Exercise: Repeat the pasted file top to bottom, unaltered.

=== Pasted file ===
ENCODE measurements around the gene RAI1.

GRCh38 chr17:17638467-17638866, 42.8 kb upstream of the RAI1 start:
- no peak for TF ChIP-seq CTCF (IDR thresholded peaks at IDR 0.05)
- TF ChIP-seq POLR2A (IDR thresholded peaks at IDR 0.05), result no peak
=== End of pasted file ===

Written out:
ENCODE measurements around the gene RAI1.

GRCh38 chr17:17638467-17638866, 42.8 kb upstream of the RAI1 start:
- no peak for TF ChIP-seq CTCF (IDR thresholded peaks at IDR 0.05)
- TF ChIP-seq POLR2A (IDR thresholded peaks at IDR 0.05), result no peak